Let me give you another example to help you understand the "return" statement practically.

#include<iostream>
using namespace std;

int sum(int x, int y);        // function prototype

int main()
{
   int a, b, res;
   cout<<"Enter two numbers: ";
   cin>>a>>b;
   res = sum(a, b);          // function calling
   cout<<"\nResult = "<<res;
   cout<<endl;

   return 0;
}

int sum(int x, int y)        // function definition
{
   int add;
   add = x+y;
   return add;
}

The following snapshot shows the initial output produced by this example:

c++ return statement example

Now type any number, say 10, and then hit the ENTER key. Again,  type another number, say 50, and hit the ENTER key again to find the addition and print the result of the two entered numbers as shown in the snapshot given below:

c++ return statement program

Let me explain the above program step by step. While explaining the above program, I will only explain the main portion:

  • Using the following statement (before main())
    int sum(int x, int y);
    The prototype of the function named "sum()" is declared, where "int" before the name specifies that the function must return an "int" type value. Whereas "int x" and "int y" are the two parameters, this indicates that the function takes two parameters of the "int" type.
  • Now inside the "main(),"  using the statement
    res = sum(a, b);
    The function "sum()" is called or invoked by passing "a" and "b" as its parameter values. Now let's come to the function definition part.
  • The values of "a" and "b" are copied to "x" and "y,"  and "x+y" will be calculated and initialized to the "add" variable.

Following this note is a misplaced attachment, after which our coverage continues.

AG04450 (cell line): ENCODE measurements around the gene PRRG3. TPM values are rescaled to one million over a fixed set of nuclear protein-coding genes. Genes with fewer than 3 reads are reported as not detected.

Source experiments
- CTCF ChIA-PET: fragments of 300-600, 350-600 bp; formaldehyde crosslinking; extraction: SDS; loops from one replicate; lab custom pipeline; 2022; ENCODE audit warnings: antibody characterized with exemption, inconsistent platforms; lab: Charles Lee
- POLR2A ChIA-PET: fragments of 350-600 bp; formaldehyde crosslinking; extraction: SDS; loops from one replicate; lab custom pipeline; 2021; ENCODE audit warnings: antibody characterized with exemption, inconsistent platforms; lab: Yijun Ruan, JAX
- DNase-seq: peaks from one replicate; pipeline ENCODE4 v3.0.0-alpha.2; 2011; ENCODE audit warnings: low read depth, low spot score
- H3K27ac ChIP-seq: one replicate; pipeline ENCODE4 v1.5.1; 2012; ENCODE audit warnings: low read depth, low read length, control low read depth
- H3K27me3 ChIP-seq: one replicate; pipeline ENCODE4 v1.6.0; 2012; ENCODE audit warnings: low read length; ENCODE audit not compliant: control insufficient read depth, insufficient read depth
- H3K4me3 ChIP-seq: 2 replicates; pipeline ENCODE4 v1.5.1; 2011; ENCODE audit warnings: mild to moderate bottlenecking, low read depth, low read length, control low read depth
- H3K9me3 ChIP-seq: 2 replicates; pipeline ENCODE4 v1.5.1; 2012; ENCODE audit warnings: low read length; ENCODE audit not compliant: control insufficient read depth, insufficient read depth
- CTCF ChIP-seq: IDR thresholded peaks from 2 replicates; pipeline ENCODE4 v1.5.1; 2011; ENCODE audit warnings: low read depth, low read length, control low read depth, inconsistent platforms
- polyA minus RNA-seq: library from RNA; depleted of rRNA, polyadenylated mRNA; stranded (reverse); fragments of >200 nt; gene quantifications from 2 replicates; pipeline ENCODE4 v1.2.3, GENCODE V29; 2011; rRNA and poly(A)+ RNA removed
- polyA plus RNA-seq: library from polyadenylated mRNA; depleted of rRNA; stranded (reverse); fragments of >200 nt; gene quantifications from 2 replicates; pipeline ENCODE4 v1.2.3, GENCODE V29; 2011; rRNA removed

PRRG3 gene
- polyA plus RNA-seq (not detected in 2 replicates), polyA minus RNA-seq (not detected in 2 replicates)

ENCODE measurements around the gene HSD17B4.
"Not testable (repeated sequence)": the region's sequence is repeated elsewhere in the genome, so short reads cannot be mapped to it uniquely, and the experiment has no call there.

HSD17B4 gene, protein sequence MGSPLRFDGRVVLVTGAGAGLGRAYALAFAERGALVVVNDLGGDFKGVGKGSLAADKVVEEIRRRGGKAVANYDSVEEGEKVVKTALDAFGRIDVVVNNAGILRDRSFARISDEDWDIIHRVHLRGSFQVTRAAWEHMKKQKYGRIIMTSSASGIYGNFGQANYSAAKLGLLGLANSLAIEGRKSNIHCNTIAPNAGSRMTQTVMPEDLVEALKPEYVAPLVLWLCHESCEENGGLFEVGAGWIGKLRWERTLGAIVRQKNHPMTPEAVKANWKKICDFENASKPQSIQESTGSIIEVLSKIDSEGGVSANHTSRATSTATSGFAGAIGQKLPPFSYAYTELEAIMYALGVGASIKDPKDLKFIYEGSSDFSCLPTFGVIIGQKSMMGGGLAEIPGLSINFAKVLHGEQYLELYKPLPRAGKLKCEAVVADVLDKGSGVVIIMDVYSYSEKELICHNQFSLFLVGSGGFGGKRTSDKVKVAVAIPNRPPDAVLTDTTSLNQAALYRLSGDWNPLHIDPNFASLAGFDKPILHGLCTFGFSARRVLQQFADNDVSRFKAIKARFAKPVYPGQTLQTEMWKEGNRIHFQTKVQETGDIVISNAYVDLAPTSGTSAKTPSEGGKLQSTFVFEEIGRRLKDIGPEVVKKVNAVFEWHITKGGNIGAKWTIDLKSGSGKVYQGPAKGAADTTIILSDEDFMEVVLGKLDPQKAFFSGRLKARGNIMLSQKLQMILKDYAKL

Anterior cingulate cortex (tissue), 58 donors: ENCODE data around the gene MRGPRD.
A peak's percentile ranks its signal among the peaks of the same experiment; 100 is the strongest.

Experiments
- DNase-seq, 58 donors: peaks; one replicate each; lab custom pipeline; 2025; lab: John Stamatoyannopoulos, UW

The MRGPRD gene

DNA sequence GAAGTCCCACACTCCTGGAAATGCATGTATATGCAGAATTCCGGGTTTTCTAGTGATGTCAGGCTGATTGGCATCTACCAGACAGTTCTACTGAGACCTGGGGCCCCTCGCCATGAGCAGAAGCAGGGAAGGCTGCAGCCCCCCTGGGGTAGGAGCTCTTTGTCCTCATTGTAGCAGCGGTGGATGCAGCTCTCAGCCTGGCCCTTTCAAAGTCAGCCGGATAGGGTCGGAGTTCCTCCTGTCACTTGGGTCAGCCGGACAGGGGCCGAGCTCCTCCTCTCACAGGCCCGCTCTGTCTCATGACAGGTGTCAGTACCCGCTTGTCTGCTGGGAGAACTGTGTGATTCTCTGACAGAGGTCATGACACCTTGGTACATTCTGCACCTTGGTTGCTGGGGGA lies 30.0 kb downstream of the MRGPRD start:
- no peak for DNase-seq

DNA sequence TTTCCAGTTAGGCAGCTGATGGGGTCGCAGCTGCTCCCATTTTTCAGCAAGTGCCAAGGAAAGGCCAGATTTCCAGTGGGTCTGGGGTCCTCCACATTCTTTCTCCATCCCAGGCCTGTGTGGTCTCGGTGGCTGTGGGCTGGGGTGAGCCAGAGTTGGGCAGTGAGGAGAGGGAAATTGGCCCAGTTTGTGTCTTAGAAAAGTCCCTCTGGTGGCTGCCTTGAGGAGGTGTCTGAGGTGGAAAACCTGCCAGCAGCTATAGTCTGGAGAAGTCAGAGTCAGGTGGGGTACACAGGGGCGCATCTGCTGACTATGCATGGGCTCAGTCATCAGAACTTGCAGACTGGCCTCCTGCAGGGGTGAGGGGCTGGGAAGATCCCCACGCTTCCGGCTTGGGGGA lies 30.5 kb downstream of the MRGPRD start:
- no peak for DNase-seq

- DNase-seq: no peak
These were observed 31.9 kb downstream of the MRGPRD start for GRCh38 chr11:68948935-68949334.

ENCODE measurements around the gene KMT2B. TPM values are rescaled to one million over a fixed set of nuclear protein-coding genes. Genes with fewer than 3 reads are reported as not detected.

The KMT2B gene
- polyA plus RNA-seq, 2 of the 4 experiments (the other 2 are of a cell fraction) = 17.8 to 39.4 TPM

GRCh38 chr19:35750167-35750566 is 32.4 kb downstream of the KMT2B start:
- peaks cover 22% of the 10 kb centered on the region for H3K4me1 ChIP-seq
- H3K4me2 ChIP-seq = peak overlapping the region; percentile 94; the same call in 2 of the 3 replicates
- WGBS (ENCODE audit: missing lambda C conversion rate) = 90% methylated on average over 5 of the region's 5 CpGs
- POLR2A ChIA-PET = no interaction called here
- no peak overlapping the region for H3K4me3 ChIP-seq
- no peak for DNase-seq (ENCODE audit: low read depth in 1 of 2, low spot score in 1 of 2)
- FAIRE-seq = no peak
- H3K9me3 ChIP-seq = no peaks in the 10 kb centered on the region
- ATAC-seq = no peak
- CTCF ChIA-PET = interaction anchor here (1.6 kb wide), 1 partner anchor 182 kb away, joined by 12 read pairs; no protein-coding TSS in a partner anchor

• And using the "return" statement, the value of "add" is padded to the calling function.
  • Therefore, the statement "res = sum(a, b)" becomes "res = add,"  which will be the value of "a + b" in the end. Therefore, I just printed the value of "res" on the output.

The above program can also be written as:

#include<iostream>
using namespace std;
int sum(int, int);
int main()
{
   int a, b;
   cout<<"Enter two numbers: ";
   cin>>a>>b;
   cout<<"\nResult = "<<sum(a, b)<<endl;
   return 0;
}
int sum(int x, int y)
{
   return (x+y);
}

This program does the same job as the previous program.

C++ Scope Rules

The program part(s) in which a particular piece of code or a data value (e.g., a variable) can be accessed is known as the piece of code's or variable's scope.

The scope rules of a language are the rules that specify in which portions of the program a particular chunk of code or data item is known and can be accessed. These rules can also be thought of as the rules that define the boundaries of a language.

There are four kinds of scopes in C++:

  • local scope: A name that is declared in a block (i.e., "{...}") is considered to be local to that block and can only be used within that block and the blocks that are contained under it.
  • function scope: The variables that are declared in the last block of a function have function scope, which means that they can only be accessed within the function that declares them. This is also known as local scope. Additionally, labels (of goto) have function scope, which means that they cannot be used in any context outside of the function itself.
  • file scope: A name that is declared outside of all blocks and functions has file scope, which means that it can be used in all of the blocks and functions that are written inside the file that contains the name declaration.
  • class scope: A name of a class member has the scope of the class and is only used within that class.

C++ Quiz